The Grail is life



“Toalone, we go faster; together, we go further. “ In King Arthur’s little world, only the first part of this African proverb is worth. It is indeed the drama of the monarch who reigns over Kaamelott: to be surrounded by knights who confine the quest for the Holy Grail to its most basely concrete aspect.

For six books (understand “seasons”), Alexandre Astier gave life to a very personal version of the Arthurian legend for the small screen. From January 2005 to October 2009, M6 broadcasts 458 episodes which, from three minutes and thirty seconds at the start, grow to last fifty-two minutes. They slide towards a darker dimension, without losing the humor based on the absurd and the quirky, halfway between Monty Python and Mister Bean.

Interpreter of Arthur, Alexandre Astier also takes on the functions of screenwriter, director, editor and composer of the series. “It’s out of laziness to have to explain to others what I would like me to do everything myself”, he explained. With the same quiet determination, he was announcing seven books and three movies. The last television season did not see the light of day, but here is finally the first film, awaited by millions of fans. To the point that reservations for many cinemas were full two weeks before its release and that the Grand Rex sold the 2,700 seats in its large hall in … five minutes.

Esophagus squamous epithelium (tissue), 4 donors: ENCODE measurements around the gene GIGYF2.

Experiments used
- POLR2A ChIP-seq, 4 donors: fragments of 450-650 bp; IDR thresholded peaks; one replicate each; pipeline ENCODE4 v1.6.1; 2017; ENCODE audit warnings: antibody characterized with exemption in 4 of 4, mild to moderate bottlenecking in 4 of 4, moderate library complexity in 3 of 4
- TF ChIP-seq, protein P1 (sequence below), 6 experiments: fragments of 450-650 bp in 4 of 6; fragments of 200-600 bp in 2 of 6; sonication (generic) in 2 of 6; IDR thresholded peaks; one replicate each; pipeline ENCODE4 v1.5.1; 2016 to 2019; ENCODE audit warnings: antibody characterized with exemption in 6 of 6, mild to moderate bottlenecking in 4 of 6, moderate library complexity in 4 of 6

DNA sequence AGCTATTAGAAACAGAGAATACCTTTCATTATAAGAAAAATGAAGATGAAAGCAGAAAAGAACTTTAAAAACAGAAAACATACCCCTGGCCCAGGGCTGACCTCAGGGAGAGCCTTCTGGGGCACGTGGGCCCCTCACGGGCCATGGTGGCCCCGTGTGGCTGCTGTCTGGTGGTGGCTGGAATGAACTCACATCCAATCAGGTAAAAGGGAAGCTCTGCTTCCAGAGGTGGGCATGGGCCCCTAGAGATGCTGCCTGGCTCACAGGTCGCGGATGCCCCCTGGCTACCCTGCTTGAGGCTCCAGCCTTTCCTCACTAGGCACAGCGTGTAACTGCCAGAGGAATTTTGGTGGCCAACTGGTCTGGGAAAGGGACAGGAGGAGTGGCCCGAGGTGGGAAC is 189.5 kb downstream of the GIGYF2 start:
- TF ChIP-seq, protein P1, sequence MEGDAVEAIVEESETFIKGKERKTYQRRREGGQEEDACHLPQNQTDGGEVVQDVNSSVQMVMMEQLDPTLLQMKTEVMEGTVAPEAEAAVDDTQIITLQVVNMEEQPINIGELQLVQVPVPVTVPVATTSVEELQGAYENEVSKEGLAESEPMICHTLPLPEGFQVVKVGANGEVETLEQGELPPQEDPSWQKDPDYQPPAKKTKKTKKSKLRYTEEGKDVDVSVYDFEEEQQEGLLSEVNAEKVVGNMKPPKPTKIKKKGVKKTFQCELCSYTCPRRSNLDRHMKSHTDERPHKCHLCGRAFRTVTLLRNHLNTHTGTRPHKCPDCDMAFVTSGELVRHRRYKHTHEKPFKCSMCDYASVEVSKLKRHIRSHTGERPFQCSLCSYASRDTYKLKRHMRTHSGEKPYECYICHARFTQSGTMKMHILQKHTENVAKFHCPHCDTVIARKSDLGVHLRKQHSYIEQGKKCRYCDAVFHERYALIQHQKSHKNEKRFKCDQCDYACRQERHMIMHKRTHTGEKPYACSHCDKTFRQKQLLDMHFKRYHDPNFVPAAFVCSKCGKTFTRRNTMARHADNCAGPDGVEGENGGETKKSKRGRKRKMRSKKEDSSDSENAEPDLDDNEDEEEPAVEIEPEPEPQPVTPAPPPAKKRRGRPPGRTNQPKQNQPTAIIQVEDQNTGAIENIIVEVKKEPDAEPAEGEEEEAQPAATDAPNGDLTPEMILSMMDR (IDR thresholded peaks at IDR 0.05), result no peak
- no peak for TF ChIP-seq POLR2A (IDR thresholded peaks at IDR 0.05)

Aficionados will appreciate this tale of the return of King Arthur, brought back from the Red Sea by mercenaries in 484, ten years after the end of the series. His supporters see in the former sovereign the means to end the reign of the tyrannical Lancelot du Lac, who succeeded him. But Arthur Pendragon longs for tranquility and does not care to remove Excalibur from the rock, which would return him the throne of the kingdom of Logres.

With its careful production and photography, this ambitious film alternates at a good pace the great adventure and a humor that always operates on the gap between the concerns of the characters, very anchored in their daily lives, the medieval framework of the Arthurian gesture and its territory with imaginary regions (Carmélide, Gaunes, ruins of Ban, Aquitaine…). The dialogues cheerfully juxtapose talk of counter and sustained language, and cliques of broken arms exasperate the ex- and future king by their incompetence. The rehearsal comedy is particularly pleasing when it comes to the attacks of the Burgundians, so hazardous that no one pays any attention to them.

Returning the same band of actors where the parents and children of the always so versatile Alexandre Astier, father to the city of seven offspring, figure prominently, to which he adds some new names as eclectic as Guillaume Gallienne and Sting – the credits count more than 80 actors… This profusion will delight those familiar with the series, but will undoubtedly lose those for whom reading the texts of the Arthurian cycle does not date from yesterday.

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